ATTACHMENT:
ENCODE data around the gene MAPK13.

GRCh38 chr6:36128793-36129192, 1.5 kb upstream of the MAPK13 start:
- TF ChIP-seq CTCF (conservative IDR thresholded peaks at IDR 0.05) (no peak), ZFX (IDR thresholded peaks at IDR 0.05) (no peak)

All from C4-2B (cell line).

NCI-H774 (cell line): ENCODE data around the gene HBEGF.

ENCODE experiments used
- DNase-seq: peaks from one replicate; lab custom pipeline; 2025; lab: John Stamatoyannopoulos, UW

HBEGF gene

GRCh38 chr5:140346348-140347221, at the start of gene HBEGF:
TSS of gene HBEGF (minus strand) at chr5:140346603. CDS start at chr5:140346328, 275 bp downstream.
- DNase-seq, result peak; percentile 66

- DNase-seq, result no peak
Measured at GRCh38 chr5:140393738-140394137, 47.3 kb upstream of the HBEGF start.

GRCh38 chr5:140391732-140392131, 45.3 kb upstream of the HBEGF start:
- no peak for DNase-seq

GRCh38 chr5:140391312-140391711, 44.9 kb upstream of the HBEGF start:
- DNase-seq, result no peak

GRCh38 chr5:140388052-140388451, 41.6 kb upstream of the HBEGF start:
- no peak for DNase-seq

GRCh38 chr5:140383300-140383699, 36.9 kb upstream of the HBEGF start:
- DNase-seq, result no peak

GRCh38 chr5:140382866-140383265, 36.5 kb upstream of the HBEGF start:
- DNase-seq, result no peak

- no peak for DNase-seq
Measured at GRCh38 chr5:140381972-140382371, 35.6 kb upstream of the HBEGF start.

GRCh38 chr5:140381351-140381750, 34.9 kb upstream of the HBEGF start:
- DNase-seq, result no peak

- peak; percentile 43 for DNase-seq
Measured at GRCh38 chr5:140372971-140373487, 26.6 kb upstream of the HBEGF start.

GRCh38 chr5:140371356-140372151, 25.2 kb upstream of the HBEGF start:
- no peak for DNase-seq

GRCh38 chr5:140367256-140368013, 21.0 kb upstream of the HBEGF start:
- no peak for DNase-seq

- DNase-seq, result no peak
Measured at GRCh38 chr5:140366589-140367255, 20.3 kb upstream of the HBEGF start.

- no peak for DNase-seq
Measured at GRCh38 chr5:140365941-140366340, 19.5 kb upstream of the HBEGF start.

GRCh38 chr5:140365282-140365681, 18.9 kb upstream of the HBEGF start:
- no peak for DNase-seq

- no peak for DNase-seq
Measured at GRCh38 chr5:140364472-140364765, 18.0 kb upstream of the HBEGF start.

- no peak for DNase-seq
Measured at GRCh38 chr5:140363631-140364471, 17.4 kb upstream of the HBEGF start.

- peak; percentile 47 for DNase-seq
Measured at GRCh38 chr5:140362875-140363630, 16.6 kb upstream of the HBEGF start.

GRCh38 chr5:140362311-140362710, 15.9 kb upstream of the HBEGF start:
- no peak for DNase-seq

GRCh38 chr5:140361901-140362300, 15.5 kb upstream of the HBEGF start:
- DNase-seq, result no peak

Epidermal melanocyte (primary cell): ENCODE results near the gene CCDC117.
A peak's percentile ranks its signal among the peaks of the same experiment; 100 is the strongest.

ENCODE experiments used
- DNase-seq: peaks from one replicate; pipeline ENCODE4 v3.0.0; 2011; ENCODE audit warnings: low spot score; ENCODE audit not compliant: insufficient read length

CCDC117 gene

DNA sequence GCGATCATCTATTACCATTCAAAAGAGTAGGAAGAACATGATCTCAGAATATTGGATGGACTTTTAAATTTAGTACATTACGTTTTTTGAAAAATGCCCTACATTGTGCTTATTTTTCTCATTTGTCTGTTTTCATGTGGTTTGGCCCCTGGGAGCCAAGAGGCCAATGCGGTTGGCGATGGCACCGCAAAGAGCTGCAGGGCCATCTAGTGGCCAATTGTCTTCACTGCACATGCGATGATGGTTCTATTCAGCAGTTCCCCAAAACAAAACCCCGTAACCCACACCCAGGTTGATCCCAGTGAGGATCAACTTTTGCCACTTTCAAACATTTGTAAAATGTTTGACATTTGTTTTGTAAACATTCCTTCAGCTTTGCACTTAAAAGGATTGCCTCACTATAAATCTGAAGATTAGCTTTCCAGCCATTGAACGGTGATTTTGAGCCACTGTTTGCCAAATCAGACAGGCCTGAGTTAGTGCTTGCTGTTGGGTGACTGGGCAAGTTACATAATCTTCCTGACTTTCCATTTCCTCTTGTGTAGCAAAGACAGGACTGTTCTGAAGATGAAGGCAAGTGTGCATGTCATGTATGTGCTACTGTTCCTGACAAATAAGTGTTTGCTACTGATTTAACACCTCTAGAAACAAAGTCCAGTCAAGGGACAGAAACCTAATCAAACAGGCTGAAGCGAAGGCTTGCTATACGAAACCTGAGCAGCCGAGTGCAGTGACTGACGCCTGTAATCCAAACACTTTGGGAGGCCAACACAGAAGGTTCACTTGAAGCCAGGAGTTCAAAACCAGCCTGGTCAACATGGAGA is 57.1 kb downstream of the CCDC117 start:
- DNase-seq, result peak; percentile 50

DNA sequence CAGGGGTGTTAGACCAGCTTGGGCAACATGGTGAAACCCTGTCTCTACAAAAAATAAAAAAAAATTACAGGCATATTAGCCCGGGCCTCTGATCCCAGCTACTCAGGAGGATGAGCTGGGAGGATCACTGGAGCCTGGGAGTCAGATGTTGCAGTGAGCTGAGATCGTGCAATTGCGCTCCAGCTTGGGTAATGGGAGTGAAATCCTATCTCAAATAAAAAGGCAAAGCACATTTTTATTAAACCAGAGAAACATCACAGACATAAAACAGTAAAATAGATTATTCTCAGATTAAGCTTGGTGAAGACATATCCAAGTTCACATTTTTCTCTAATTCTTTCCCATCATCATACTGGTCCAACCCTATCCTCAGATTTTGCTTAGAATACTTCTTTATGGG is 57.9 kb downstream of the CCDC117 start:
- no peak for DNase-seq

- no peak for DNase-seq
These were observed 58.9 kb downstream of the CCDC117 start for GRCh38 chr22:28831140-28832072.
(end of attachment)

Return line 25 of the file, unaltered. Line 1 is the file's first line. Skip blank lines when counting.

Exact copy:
Measured at GRCh38 chr5:140381972-140382371, 35.6 kb upstream of the HBEGF start.